So, look at the elements that contribute energy or force throughout the body—including gravity and muscular effort—and the transmission of those forces from the muscle-tendon unit to the bones. Focus on those you can consciously affect—contracting and lengthening skeletal muscles, for example. In general, once you have the form of a pose, you want to minimize the muscular effort required to be in the asana and maximize the use of the inherent strength of the bones by aligning them. For an example of this, look at how to use the big toes to align the bones of the legs in Uttanasana.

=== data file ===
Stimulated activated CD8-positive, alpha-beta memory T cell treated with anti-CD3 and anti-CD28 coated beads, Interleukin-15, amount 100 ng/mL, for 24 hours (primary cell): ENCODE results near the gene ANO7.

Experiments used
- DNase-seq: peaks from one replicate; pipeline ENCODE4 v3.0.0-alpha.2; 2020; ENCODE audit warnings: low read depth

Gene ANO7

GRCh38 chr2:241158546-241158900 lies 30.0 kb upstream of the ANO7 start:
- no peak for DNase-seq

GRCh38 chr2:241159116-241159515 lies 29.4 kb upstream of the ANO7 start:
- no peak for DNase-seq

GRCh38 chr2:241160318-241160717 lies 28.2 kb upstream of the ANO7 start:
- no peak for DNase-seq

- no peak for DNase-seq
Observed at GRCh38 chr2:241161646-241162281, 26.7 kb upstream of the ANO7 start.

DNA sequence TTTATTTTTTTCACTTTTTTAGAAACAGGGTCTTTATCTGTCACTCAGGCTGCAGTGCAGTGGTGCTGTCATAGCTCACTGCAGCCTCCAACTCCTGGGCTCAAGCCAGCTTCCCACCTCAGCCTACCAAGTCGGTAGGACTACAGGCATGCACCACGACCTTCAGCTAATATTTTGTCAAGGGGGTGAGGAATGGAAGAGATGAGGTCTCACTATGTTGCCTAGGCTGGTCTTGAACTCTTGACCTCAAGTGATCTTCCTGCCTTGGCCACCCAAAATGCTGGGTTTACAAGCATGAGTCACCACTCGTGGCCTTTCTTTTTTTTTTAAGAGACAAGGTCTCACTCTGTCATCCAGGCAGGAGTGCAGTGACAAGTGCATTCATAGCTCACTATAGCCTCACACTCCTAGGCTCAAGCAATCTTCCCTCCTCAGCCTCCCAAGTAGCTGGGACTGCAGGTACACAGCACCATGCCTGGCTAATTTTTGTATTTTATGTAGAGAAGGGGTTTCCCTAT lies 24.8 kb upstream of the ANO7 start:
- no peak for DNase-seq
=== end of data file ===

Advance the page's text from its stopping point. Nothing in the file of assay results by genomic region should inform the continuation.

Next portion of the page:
What about poses where a particular movement predominates, for example, in Urdhva Dhanurasana where the hip joints are more extended than flexed? Consider a recipe for food. You wouldn’t necessarily use equal portions of salt and pepper to create the final taste. In Urdhva Dhanurasana, contraction of the hip extensors predominates while the hip flexors lengthen. Balance in a pose such as this is the right amount of engagement combined with the right amount of release. All of this produces a motor and sensory imprint on the brain and establishes the mind—body “connection” of yoga.
Now, let’s look at how to use this principle for the forearms, wrists, and hands.Read more »
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